Hard to know when to draw the line between innocent hospitality and scamming. I think time to make your exit whenever money is brought into the conversation. Nice to hear this story didn't end badly.
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#7 Nov 17th, 2010, 23:13
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  • Nick-H is offline
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I think time to make your exit whenever money is brought into the conversation.
Yes, I think that is the crux.

Of course, it isn't always a jewel scam: it might be aunty's operation or sister's education. And it might not be a scam, so it is decision time, if not exit time. When it comes to such contributions, getting an idea of the local economy before paying is both advised and difficult!

Here's a tale. Mrs N is actively involved in bring together sponsors and schoolchildren (this is not advertising: she has enough of both ) so she is pretty aware when it comes to this area. We met a woman, with child, in the street, one day, who asked for help with school fees. She showed a school bill, which looked genuine, albeit a bit old. All this, by the way, was in Tamil: it had nothing to do with me being a foreigner who might be thought to be a visitor. Mrs N said that she would not give cash, except direct to the school (a pretty good anti-scam measure: pay the shool, not the person), so she took details, phone number, name to contact.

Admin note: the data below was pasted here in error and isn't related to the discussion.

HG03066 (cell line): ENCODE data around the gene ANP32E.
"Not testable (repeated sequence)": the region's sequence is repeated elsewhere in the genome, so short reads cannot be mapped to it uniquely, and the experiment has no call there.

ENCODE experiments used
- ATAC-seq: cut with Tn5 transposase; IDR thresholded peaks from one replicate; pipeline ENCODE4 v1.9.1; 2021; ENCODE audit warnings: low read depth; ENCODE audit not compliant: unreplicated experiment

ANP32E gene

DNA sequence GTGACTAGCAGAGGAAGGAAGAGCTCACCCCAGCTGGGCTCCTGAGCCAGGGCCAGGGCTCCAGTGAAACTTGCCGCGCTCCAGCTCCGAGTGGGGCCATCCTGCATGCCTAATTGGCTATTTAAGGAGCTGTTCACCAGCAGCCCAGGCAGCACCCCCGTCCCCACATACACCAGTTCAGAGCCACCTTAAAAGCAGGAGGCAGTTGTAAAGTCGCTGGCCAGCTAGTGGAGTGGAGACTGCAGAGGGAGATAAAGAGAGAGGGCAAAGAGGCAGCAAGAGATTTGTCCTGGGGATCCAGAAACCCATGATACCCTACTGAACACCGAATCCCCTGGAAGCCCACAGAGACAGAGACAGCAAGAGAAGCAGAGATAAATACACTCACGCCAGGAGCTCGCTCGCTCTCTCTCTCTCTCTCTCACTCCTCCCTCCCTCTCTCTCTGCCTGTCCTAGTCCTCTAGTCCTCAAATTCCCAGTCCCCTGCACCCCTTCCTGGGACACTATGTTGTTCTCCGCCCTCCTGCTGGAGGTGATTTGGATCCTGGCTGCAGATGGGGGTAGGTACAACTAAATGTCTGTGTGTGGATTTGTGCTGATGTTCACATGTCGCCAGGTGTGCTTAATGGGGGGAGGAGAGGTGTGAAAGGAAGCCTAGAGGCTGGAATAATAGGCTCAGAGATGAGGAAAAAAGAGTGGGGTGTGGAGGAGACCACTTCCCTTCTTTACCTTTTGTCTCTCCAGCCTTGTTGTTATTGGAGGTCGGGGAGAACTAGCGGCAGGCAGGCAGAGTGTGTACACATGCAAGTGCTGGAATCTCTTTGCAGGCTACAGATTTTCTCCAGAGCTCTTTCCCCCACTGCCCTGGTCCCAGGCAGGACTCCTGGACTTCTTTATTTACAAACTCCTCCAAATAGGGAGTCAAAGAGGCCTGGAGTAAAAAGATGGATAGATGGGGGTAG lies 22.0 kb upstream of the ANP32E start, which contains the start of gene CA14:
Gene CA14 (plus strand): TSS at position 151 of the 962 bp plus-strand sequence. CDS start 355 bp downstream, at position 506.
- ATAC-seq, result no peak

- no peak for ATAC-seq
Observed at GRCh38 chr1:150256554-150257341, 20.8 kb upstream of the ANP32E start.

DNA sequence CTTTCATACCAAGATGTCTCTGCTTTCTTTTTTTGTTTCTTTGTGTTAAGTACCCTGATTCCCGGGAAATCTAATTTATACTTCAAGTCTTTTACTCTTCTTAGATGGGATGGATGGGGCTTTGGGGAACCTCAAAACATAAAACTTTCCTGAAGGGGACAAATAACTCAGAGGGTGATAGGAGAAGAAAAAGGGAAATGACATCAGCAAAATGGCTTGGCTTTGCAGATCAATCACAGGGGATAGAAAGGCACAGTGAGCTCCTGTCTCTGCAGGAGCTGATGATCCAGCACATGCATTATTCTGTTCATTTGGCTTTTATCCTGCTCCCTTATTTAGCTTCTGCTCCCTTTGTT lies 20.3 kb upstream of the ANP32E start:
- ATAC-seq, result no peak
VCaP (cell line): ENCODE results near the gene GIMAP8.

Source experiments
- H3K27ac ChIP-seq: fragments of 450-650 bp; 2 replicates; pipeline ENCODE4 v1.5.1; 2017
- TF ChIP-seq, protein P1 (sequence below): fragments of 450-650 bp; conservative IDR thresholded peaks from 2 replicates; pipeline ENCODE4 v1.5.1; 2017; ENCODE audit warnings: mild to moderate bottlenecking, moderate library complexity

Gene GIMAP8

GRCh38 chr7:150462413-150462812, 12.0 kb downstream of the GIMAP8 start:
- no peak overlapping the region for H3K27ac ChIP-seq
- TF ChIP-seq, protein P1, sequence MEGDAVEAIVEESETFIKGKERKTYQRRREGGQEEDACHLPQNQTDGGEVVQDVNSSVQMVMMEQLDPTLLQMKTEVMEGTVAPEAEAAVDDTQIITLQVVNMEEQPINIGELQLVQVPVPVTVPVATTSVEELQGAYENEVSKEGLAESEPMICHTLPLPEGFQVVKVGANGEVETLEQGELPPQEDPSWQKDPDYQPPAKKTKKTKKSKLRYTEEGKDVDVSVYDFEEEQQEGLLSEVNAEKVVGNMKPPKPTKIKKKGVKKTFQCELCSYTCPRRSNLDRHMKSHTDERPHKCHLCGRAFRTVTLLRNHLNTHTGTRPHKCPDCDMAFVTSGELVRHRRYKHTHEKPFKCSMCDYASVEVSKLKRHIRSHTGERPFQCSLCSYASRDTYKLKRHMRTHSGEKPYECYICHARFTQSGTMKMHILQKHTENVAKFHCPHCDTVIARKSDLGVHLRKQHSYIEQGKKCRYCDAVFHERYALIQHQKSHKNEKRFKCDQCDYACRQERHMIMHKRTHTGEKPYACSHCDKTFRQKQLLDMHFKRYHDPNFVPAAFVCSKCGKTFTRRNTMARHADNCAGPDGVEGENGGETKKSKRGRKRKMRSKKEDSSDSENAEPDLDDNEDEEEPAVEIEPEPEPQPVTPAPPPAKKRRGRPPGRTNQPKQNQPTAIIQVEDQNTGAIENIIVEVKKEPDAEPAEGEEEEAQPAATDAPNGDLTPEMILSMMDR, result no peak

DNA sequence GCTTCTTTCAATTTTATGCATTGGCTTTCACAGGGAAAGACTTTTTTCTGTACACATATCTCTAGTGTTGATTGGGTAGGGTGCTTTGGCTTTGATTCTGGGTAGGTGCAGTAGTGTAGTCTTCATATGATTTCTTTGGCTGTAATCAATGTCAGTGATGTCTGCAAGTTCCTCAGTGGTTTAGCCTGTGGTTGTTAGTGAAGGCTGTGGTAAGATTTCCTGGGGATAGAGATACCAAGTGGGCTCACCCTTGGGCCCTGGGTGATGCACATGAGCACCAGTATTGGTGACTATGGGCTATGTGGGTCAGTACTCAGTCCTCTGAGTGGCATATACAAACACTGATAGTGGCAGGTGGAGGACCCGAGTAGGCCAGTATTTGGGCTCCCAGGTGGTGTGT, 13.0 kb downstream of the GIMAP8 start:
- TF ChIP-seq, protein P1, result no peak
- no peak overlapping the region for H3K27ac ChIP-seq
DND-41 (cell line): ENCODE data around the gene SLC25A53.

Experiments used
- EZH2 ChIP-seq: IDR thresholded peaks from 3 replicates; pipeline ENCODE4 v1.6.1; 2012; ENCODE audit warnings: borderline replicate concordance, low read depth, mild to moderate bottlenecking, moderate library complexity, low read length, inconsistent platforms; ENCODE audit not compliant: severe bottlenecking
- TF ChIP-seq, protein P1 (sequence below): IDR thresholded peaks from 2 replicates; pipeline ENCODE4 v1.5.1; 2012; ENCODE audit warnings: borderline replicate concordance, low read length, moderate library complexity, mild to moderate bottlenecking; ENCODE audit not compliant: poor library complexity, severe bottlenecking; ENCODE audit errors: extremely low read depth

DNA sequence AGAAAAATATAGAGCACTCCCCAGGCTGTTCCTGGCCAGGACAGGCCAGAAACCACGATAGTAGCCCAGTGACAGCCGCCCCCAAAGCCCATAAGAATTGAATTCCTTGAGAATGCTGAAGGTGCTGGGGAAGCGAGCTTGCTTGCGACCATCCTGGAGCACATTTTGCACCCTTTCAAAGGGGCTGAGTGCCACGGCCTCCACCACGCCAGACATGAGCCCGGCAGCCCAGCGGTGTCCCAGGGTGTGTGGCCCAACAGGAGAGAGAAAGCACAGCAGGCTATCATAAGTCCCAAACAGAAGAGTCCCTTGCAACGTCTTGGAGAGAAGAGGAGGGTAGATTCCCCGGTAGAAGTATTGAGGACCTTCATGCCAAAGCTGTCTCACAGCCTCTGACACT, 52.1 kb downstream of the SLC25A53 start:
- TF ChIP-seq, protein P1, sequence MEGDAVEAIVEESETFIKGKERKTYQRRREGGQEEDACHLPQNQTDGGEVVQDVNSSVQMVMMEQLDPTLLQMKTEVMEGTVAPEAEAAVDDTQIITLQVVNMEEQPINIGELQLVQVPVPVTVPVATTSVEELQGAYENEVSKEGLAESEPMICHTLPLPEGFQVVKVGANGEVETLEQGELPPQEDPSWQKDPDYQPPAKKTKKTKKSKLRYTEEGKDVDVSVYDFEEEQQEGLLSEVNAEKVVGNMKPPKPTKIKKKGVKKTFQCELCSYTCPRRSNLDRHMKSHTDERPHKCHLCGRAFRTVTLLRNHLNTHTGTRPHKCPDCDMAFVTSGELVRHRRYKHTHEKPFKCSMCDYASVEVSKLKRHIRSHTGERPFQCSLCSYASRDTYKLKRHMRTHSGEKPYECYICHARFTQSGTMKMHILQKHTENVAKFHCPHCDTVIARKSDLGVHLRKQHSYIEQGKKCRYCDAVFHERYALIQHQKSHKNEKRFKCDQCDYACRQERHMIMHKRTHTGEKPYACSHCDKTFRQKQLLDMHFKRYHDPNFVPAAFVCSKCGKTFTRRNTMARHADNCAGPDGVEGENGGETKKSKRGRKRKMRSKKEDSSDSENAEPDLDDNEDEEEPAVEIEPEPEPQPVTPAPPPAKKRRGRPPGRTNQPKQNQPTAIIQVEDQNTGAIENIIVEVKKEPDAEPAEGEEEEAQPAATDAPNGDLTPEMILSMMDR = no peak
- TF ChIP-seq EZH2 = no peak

The next day, she called the school, mentioned the child's name, and was told, "This child's fees are paid: they could have been paid many times over." It seems the mother just had a compulsion to wander the streets and ask for help. If it was just for the few that would give cash, then why did she not scarper when we, apparently like several others, said we would only pay the school?
#8 Nov 18th, 2010, 10:58
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  • DaisyL is offline
#8
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Originally Posted by Nick-H View Post she would not give cash, except direct to the school (a pretty good anti-scam measure: pay the shool, not the person)
This is very good advice. Sometimes people do want to help, and giving to the school (or agency or charity) and not the person makes sense.